Ian Bicking: the old part of his blog

Re: Evaluating WYSIWYG editors

I've been using TinyMCE with varying degrees of sucess. It deffinately has some issues... But it's easy enough to install and configure. One thing I can't stand that I've seen almost every person get caught on is thay in TinyMCE, when you click in the empty white space below the text, it doesn't change the character position to the end. It's really simple and seemlingly nit-picky but it really makes a difference.

Also, I can limit the options people have as far as formating (a good thing), but someone can just paste in something coppied from word to get around those options (a bad thing), so I have to have a seperate filtering process.

Comment on Evaluating WYSIWYG editors
by Brantley Harris


I've had some work done with FCKeditor, and it's been something of a bitch to get to work correctly. People (clients) kept breaking it... I do wonder why you are not including WYSIWYM in your reviews, it just recently got some link love (on Reddit, at least) and it seems pretty nice. It may not do a lot, but it does try to be all semanticky about it, which is a Good Thing in my book.

# Manuzhai

I've been doing the same wysiwyg-evaluation game and I immediately fell in love with WYMeditor when I saw it.

Demo: http://demo.wymeditor.org/editor/editor.htm Home: http://www.wymeditor.org

The biggest problem is that it doesn't yet work in Safari, but I think a lot of those you listed are in the same boat, because I've evaluated them all too.

# Brian Beck

I don't know -- it doesn't particularly excite me. All I care about is HTML; I don't need semantic markup beyond that. All most users care about is what they can see; what it means is implied, and only important in so far as the meaning is clear to the reader. Writers write for readers, not for computers.

That said, I am very interested in microformat support, which is kind of schema-related (but very loose schemas mixed in with content). I don't think anything has that now; part of why the community and code matters to us is because we want to build on this, we don't just want to use the product. A more semantic/abstract editor has some advantages here; but I'm not sure it's enough of an advantage, especially compared to a more mature product (and maturity really matters for this case, as there's tons of little usability issues).

One of the plugins I like for Xinha is the stylist plugin (to see it you have to look at the demo and select Stylist). I think there's some hidden potential in that, or something based on it.

# Ian Bicking

Wow, I really like that WYSIWYM editor. That fits the web perfectly. I always thought that the problem with WYSIWYG editors is that the process is of "styling" the information, which doesn't really fit the way we deliver the web (CSS+XHTML). But the WYSIWYM definitely fits that model.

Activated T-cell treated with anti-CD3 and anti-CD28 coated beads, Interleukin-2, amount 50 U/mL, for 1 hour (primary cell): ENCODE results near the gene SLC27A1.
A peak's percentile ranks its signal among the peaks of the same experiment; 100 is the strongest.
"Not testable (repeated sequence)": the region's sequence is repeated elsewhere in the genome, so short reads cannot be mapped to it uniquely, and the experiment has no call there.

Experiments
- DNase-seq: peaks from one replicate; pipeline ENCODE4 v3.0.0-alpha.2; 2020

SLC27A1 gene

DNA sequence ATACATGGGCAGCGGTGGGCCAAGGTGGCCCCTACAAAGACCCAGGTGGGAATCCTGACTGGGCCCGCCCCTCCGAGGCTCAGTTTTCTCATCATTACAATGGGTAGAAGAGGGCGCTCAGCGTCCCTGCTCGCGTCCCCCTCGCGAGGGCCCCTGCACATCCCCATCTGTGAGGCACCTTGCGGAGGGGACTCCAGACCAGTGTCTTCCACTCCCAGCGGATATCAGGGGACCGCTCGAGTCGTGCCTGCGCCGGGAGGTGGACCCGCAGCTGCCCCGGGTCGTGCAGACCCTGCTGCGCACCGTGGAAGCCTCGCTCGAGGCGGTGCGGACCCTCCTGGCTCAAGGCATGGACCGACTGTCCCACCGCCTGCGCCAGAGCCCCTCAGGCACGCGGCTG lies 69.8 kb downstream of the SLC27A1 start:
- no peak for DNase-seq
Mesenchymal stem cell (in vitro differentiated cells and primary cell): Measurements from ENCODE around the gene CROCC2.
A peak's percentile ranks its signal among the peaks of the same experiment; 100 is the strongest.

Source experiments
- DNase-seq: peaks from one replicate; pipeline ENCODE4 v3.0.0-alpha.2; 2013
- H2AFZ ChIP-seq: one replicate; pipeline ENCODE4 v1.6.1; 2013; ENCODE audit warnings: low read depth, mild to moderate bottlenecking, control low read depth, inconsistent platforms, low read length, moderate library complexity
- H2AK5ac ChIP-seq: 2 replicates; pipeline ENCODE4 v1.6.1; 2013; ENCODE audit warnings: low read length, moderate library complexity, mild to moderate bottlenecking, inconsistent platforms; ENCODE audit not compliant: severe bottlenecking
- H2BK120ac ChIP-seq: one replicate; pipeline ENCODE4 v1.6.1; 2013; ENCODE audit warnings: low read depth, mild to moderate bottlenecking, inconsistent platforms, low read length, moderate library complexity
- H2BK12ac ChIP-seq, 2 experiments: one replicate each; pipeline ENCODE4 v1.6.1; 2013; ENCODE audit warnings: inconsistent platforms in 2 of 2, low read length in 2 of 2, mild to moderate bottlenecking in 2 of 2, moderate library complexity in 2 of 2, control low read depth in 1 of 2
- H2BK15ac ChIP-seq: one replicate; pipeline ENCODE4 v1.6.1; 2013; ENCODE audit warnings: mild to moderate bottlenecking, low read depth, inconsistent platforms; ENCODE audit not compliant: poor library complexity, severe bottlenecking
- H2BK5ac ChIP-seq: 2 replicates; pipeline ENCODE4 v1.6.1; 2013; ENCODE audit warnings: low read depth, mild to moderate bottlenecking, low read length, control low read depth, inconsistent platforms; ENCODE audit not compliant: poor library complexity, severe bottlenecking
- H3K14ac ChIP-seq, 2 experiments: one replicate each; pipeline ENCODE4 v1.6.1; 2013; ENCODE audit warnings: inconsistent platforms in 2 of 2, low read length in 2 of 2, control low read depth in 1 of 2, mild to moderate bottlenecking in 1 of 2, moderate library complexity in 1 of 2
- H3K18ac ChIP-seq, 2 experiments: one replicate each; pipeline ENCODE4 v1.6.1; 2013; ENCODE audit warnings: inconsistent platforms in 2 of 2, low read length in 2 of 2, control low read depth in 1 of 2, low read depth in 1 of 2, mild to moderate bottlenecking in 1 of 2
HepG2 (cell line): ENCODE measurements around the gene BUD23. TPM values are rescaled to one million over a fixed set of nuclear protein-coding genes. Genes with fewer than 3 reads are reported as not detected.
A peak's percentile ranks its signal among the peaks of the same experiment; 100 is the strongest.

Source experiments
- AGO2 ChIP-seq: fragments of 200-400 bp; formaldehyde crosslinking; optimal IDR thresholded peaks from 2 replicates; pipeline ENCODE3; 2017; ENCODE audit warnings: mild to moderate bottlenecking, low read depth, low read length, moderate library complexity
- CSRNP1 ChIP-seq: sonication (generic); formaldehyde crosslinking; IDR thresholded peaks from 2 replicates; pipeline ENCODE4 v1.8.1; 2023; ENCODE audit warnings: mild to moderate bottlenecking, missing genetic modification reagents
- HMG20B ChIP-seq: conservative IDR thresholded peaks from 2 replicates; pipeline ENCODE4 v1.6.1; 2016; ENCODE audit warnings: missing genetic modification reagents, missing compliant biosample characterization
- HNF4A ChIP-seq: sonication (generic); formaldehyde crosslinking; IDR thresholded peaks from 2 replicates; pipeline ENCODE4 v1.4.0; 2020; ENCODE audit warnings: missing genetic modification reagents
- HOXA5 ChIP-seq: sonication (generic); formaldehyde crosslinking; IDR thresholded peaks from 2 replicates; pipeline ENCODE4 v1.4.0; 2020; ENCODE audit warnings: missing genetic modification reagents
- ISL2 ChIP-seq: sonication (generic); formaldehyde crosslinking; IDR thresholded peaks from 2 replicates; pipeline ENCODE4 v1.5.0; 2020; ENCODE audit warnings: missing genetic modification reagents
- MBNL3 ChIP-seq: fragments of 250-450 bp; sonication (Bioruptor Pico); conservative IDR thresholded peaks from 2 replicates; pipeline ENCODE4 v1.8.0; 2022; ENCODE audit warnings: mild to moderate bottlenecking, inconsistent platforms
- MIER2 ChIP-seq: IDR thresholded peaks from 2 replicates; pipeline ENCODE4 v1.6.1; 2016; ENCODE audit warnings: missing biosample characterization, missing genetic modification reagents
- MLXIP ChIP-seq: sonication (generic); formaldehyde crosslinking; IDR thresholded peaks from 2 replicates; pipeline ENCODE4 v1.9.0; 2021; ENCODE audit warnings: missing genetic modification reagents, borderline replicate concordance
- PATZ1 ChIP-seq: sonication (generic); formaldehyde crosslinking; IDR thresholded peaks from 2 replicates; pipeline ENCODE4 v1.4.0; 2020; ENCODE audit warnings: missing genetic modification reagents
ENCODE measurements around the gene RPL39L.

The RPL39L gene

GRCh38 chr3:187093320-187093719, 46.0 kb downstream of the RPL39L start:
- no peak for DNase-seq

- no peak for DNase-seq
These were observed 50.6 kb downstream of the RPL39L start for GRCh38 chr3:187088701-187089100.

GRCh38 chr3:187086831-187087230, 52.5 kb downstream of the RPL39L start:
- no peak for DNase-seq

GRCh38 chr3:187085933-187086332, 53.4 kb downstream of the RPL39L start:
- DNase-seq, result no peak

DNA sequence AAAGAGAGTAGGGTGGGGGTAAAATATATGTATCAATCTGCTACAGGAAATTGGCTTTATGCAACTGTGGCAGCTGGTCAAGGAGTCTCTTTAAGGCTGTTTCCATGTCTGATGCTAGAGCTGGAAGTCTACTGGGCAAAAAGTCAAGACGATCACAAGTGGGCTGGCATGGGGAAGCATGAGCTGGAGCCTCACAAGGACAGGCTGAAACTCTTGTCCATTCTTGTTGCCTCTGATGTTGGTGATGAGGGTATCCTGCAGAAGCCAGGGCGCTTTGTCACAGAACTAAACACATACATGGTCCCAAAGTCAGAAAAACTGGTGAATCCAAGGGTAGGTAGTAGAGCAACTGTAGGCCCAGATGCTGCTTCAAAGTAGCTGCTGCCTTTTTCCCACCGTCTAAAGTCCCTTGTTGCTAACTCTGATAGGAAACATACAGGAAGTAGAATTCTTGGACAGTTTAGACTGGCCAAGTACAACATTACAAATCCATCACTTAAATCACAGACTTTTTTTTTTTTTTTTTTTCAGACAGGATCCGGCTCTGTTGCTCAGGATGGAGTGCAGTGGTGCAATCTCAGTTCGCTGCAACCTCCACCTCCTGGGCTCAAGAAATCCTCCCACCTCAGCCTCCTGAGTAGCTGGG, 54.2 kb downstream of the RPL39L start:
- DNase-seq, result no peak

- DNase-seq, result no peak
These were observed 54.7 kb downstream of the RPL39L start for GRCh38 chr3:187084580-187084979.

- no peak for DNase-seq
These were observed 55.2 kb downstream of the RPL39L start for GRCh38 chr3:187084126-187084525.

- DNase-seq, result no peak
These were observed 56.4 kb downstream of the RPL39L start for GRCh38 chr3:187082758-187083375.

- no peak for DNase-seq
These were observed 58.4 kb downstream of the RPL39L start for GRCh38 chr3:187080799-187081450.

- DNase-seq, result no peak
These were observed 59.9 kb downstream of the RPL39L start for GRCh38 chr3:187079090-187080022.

I'm sold.

# Brantley Harris

It's actually somewhat surprising to me just how well most WYSIWYG editors respect CSS styles, with no special work to do it. I guess a testament to the underlying browsers' editing. Usually you have to pass a stylesheet in (so it can be loaded in the iframe that most editors use), but once you do that it's all just magic.

They still usually included non-semantic controls. But you can just take those controls out; again, adjusting the toolbar in most of these is easy. If you took those bad controls out (e.g., color, font), wouldn't you have something very much like wysiwym?

# Ian Bicking

No, I don't think so. The idea of WYM is that you have something broken away from a context of the presentation. Instead you have something embedded in the structure of the very ideas. I think the practicality of it requires some formating elements to be displayed in the WYM-editor, i.e. bolding, italicizing, unordered lists, etc. But in the distant ideal those would just be highlighted and marked as such, rather than actually displayed as such.

In TinyMCE, at least, I can remove the controls from the toolbar, but someone could just paste something from word to circumvent my restrictions (especially annoying). Although, admittedly, I haven't looked for many fixes for that.

I think the idea of WYM could be expanded beyond just web-publishing. I imagine a collaborative screen-writing application. I should just go ahead and patent that right now, anyone have any capital for a startup?

WYM can't keep people from pasting HTML. It can try to clean that HTML (though it's rather tricky to do this, and given its age I suspect it doesn't). Several of the other editors have special code to try to clean up code pasted from Word; they also include different kind of cleaners, some which are applied on save and some which can be applied on paste.

However, I hate opinionated editors. Legacy HTML is important. HTML with differing opinions is important. If you are doing green-field content development I guess WYM could work, but I'm more interested in content development that builds on the content we already have. The words matter more than the form.

# Ian Bicking

I assume you mean WYM-Editor? and not WYSIWYM?? .. _WYM-Editor: http://www.wym-editor.org/en/ .. _WYSIWYM: http://mcs.open.ac.uk/nlg/old_projects/wysiwym/

# Marc-Antoine Parent